I found myself yesterday being more troubled than usual by my inadequacies. It started with feeling disappointed that I'm not losing my baby weight as quickly as I would have liked, as quickly as I'd imagined it would magically disappear, and seeing that a lot of that is because I'm sedentary and eating like it's a free-for-all. It spiraled into not feeling adequate as a housekeeper, a wife, a mother, a pet owner, a car owner, a homeowner, you name it.
I now recognize that I was erring by focusing far too much on myself and not on Christ. What is it Robert Murray McCheyne said? "For every one look at yourself, take ten looks at Christ." Looking at ourselves and our shortcomings without lifting our eyes to Christ is nothing more than self-indulgent navel-gazing. In me, this is the fruit of pride: I want to do better on my own, or I want to sulk and not feel better rather than repenting and trusting Christ for those areas where I fall short.
The other thing I recognized this morning is that I was sulking over my inadequacies and not over my sins. It is one thing to feel laid low because of an acute awareness of your sinfulness (just look at people in Scripture who came face-to-face with God -- Isaiah, John -- they ended up on their faces); I consider it to be one of God's mercies that we are not frequently fully conscious of the depth and breadth of our sin, or we would barely be able to function.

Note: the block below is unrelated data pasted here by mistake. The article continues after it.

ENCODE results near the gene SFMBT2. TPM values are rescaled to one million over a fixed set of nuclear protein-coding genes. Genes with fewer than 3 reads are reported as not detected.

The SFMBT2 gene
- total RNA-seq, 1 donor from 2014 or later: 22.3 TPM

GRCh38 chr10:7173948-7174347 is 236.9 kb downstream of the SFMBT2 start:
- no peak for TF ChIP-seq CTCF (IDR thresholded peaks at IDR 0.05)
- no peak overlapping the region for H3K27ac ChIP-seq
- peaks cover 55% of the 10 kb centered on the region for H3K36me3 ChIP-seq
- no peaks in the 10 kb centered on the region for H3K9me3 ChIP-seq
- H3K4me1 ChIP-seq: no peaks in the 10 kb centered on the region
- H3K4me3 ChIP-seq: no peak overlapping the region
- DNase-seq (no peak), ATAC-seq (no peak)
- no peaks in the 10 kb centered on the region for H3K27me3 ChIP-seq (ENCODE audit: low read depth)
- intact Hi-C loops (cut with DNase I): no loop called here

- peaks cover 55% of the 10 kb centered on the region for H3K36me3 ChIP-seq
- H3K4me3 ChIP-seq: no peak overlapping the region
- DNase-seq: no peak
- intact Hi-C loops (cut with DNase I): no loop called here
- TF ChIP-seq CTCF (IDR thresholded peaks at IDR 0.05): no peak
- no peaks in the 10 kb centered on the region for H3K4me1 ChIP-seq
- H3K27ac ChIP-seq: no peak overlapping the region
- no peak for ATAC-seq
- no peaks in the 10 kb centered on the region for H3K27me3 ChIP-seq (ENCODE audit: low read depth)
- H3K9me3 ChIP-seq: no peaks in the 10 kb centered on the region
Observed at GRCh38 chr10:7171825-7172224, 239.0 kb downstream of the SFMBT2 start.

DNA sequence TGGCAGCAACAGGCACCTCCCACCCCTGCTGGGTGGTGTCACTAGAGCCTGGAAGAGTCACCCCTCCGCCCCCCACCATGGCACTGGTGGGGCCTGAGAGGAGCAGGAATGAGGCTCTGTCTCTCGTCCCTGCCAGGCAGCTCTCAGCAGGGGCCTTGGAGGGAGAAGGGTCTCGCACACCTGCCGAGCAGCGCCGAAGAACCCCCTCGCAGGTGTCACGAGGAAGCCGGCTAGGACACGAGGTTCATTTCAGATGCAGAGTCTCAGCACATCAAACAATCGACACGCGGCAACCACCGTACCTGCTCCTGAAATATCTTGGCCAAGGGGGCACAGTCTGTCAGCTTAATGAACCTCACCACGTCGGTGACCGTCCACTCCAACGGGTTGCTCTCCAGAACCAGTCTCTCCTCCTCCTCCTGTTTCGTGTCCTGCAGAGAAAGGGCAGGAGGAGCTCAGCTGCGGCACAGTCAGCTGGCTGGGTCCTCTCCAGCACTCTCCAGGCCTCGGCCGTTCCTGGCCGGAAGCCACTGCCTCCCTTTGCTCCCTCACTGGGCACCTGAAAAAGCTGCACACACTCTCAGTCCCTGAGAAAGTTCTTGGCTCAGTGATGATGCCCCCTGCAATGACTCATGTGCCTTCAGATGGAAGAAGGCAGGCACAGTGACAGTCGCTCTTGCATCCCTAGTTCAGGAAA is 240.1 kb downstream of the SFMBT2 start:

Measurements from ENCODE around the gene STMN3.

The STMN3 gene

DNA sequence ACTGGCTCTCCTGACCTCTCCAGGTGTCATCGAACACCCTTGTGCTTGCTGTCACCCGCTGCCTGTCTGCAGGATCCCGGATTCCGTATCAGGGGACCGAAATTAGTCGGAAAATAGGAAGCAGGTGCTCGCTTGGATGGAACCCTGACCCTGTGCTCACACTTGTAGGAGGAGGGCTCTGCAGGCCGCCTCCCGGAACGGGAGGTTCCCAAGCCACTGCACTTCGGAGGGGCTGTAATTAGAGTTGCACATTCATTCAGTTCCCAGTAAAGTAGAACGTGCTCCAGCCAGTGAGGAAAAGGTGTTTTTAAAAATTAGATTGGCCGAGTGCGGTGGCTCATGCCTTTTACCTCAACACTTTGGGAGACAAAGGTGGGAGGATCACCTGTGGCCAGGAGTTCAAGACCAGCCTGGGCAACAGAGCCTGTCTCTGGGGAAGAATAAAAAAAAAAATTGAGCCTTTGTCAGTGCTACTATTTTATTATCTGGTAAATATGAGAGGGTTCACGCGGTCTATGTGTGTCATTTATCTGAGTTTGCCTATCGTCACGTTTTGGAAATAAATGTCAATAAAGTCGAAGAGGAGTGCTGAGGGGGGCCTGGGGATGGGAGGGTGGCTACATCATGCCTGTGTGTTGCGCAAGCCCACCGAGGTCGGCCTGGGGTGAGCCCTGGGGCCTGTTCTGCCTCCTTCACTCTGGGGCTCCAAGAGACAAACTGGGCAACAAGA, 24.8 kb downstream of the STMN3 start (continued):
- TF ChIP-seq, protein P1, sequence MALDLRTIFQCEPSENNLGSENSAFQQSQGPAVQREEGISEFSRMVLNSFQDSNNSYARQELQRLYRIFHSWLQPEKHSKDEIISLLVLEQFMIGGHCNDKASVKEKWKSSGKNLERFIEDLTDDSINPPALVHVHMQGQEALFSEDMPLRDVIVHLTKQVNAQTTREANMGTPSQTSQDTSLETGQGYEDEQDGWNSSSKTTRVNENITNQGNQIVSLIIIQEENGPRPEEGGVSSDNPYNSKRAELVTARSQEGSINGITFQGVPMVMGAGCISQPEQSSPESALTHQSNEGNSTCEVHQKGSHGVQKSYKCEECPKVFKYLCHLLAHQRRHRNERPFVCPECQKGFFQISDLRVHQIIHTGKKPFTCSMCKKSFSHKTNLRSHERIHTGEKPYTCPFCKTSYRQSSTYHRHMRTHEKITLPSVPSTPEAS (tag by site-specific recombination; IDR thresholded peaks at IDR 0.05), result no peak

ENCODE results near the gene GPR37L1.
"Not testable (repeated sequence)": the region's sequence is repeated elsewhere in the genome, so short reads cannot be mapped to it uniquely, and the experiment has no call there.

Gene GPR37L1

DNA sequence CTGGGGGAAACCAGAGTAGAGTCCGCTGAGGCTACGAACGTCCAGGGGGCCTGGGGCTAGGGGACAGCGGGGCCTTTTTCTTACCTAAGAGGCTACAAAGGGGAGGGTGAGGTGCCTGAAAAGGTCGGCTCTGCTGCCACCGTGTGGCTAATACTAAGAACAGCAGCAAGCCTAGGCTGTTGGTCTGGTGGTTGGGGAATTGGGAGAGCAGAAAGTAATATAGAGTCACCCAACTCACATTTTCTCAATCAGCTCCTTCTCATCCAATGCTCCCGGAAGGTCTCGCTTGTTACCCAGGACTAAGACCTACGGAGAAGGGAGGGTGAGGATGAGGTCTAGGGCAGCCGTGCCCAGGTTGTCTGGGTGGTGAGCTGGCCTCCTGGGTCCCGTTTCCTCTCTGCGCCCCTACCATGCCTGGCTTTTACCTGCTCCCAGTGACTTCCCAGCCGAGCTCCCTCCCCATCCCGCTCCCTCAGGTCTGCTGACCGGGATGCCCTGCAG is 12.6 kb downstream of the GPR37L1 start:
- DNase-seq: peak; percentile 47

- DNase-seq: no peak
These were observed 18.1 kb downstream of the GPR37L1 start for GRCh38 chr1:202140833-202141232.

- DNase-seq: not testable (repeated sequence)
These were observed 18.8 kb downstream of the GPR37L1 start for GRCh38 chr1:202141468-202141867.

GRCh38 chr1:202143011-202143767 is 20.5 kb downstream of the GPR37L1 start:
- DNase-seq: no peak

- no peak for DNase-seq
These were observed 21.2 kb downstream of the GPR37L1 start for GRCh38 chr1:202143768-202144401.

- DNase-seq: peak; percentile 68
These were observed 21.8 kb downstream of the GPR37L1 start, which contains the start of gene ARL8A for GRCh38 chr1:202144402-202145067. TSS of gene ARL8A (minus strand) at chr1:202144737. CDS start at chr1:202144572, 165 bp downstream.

It is another thing, however, to feel laid low because you are not meeting a set of perceived (other-imposed or self-imposed) standards. Things like weight loss and housekeeping. Though these can be areas of sin because of laziness, poor stewardship and the like (and I am not saying that I am not guilty of such sin), I think my attitude was the result of my own wounded pride at not meeting an ideal that I have set up in my own mind (or a standard that I think will make others think highly of me).
This, once again, traces back to pride. I want to feel good about myself because I'm measuring up to what I believe is "good enough." I feel poorly about myself when I am not "good enough," whatever that means.
The truth is, I need to repent of setting up my own standards for "being okay." This is nothing more than a pedestrian form of self-righteousness. In my own set of standards, I will either never be good enough (if my mind has a slippery sliding scale) or I WILL be good enough (a dangerous place of self-satisfaction and self-righteousness). I also need to repent of focusing on myself and my shortcomings rather than trusting in who Christ is and what he has done.
Christ alone sets the standard and Christ alone is enough.
That said, I think I'll do something exercise-y, avoid that third helping at dinner and maybe stop by Goodwill for a pair of pants that I can button today. All good things when done with the right frame of mind.